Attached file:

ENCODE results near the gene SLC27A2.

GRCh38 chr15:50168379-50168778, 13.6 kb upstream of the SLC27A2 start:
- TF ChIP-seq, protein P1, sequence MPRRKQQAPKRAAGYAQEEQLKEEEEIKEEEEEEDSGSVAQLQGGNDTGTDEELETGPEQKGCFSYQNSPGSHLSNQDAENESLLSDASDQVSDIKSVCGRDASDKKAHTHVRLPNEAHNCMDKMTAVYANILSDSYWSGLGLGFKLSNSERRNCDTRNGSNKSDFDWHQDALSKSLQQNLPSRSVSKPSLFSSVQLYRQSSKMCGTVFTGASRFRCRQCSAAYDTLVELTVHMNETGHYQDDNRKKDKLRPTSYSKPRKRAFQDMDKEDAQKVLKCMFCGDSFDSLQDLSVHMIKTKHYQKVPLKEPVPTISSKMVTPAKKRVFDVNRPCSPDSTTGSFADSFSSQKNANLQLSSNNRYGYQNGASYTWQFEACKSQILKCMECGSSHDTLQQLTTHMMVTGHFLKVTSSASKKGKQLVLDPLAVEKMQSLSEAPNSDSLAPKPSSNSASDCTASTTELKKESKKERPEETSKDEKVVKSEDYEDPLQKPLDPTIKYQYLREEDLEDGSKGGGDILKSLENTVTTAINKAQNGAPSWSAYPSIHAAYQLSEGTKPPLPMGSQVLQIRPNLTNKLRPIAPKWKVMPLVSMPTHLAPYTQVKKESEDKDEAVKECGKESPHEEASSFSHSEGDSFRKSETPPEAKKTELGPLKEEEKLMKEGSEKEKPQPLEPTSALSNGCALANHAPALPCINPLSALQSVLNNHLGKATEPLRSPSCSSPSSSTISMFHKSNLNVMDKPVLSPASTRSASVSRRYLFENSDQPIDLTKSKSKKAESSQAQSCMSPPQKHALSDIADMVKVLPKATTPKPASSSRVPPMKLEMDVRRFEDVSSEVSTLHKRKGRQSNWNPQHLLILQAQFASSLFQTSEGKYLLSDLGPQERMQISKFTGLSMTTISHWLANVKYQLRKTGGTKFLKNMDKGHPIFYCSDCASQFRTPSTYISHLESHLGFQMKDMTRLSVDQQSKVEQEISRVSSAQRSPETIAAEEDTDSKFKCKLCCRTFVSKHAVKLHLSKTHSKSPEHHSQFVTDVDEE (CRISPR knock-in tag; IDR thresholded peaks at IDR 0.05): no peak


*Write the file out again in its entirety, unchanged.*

ENCODE results near the gene SLC27A2.

GRCh38 chr15:50168379-50168778, 13.6 kb upstream of the SLC27A2 start:
- TF ChIP-seq, protein P1, sequence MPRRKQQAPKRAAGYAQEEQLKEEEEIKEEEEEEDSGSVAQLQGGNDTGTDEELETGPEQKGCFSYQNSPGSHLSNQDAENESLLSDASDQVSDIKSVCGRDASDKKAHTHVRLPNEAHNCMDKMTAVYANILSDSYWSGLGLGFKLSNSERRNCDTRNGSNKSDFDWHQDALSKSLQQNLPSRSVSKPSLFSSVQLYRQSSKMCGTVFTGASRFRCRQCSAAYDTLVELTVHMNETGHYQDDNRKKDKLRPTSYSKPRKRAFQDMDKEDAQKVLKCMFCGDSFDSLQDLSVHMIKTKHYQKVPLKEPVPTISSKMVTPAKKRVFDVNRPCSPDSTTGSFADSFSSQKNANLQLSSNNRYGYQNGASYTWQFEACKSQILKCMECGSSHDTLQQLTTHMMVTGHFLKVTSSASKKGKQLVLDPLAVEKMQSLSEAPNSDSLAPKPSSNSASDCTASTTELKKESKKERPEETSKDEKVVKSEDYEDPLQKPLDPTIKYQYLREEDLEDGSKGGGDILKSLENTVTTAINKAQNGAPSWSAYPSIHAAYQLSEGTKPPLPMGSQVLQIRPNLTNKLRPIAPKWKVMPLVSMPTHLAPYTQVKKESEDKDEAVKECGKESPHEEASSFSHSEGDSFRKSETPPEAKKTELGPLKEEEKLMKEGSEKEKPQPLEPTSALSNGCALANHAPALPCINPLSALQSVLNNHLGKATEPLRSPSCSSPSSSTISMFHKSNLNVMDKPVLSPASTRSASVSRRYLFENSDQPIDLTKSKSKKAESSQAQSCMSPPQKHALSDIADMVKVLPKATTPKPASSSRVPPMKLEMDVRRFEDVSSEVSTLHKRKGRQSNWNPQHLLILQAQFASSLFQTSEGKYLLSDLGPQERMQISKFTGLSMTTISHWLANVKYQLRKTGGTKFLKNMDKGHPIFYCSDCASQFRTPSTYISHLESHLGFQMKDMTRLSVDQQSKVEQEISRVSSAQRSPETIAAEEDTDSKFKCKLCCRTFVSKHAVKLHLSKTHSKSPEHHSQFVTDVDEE (CRISPR knock-in tag; IDR thresholded peaks at IDR 0.05): no peak